Research science is inherently difficult. Let’s make it as enjoyable, productive, and efficient as possible!
Data, data, data!
I love data, and I want it to be the cornerstone of the research lab. Let’s leverage publicly available datasets for preliminary evidence to identify and contextualize important problems. If we think there’s a qualitative biological effect, let’s figure out a way to quantitate it. If we think it’s significant, let’s figure out the right statistical test to prove it. Let’s make clear, beautiful plots to communicate the results. When there are hidden patterns in the data, let’s use machine learning to help us find them. I’m a firm believer that data-driven, rational thinking is not only key to science, but can be applied to many aspects of life.
The vast majority of Biomedical PhDs will end up outside of academia; I’ve seen it with my own PhD cohort. I believe that the world is a better place when we all find what we’re good at, and what makes us happy. If your goal is to end up in industry, science communication, or policy, I’ll do my best to support you. Let’s make an individual development plan, make sure it works for both of us, and periodically check back on it to make sure we’re making progress; if not, let’s figure out what we can do to fix things. The work in the Matreyek lab emphasizes transferable skills in data analysis, biotechnology, and assay development that could be applied to a variety of private and public sector careers.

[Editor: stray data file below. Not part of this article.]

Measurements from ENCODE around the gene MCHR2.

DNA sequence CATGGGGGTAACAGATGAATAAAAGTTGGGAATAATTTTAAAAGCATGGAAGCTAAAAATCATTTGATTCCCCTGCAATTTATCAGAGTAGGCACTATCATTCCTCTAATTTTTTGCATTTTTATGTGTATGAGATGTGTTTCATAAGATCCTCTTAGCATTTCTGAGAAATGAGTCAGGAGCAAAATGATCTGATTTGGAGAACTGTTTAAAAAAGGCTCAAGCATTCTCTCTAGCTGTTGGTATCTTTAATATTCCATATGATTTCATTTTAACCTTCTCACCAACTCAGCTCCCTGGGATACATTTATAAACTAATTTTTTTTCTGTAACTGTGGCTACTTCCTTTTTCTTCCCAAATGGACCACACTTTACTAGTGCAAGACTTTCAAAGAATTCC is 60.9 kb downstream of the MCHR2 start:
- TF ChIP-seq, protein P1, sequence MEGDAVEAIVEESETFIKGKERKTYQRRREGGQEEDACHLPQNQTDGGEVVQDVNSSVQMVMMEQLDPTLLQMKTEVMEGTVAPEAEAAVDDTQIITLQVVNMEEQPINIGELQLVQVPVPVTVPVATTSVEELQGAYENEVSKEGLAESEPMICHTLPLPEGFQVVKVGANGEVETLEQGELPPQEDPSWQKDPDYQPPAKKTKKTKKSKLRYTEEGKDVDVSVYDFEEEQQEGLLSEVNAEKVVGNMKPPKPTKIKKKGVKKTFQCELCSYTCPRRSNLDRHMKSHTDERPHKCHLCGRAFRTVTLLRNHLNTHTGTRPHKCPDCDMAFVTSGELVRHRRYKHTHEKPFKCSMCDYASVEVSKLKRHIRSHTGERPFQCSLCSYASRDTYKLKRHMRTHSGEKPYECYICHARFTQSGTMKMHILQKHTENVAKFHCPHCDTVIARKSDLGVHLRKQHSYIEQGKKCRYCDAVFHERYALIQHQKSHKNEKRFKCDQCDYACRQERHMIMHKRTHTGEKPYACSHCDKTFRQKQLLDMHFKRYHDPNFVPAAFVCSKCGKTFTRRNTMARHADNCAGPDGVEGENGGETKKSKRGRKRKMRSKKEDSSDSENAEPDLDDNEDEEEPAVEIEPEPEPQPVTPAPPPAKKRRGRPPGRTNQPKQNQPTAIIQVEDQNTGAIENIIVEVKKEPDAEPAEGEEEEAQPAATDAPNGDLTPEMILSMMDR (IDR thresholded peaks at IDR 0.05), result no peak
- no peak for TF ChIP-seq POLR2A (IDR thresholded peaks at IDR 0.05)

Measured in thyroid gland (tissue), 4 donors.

I expect you to be continually interested in learning and improving, and I expect the same thing of myself. If you think there’s something I can do better, I’d love to hear it. If you think I’m not providing something that I should be, please let me know. I think we all need to be as open minded as possible to grow. While all feedback is good, let’s aim for maximizing what we can do with positive feedback.
Work – Life Balance
Nobody is effective when they’re unhappy, and lab members should take the time they need to stay healthy. It doesn’t matter how much time is spent at work; the most important thing is that good science gets done. I myself often work at odd times of the day (and night), as that’s often when I have the most free time. If I write emails or messages at odd hours, that in no way should be viewed as a precedence for expectations in lab culture, and I don’t expect a response until the next period of normal work hours.